Public education is the mechanism that has made good on our nation’s earlier promises of liberty, prosperity and opportunity for all. According to Jamie Robert Vollmer’s “The Ever Increasing Burden on America’s Public Schools,” art, music, speech and drama were added to public school education in the 1940s.
Being a public school fine arts teacher (creative writing, dance, music, theatre and visual art) in the most challenging public schools in America in the 21st century can be an eerily thankless job, although it shouldn’t be.
The last eight years, I worked tirelessly as an award-winning K-8 theatre teacher advocating for arts education. The last three years, I managed securing over $25,000 in arts grants annually for at-risk youth in one of the most challenging Title I schools in Charleston County.
Working at a high poverty (99.2 percent), inner city school, that is academically below average or failing, changes your pie-in-the-sky views when being forced to deal with emotional/social challenges, acute and chronic stressors, cognitive lags, and health and safety issues in young people. Combined, these factors present an astonishing challenge to academic and social success.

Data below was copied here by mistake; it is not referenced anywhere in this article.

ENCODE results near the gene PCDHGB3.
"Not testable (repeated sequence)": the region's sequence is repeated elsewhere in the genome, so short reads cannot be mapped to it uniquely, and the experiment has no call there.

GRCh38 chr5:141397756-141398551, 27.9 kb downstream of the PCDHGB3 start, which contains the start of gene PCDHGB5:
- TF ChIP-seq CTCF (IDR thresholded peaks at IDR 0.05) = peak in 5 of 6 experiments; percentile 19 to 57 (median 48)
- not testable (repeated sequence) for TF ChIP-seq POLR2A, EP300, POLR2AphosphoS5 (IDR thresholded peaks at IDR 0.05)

Dramatic changes are transforming our society, and our schools are becoming dangerously out of sync by not providing all students with a quality comprehensive arts education.
School districts that decrease or relocate fine arts teachers who connect and reach kids from high poverty backgrounds in a less than transparent way to correct a culture of haplessly bloated and indifferently weak management is bad business, highly proscriptive and terribly misguided, and it segregates learning.
Marginalizing arts education and (the work we do) at our most vulnerable schools is utterly short sighted, embraces a fixed mindset, decreases meaningful learning opportunities and only perpetuates the academic and social cycle of despair.
Charles Atkins III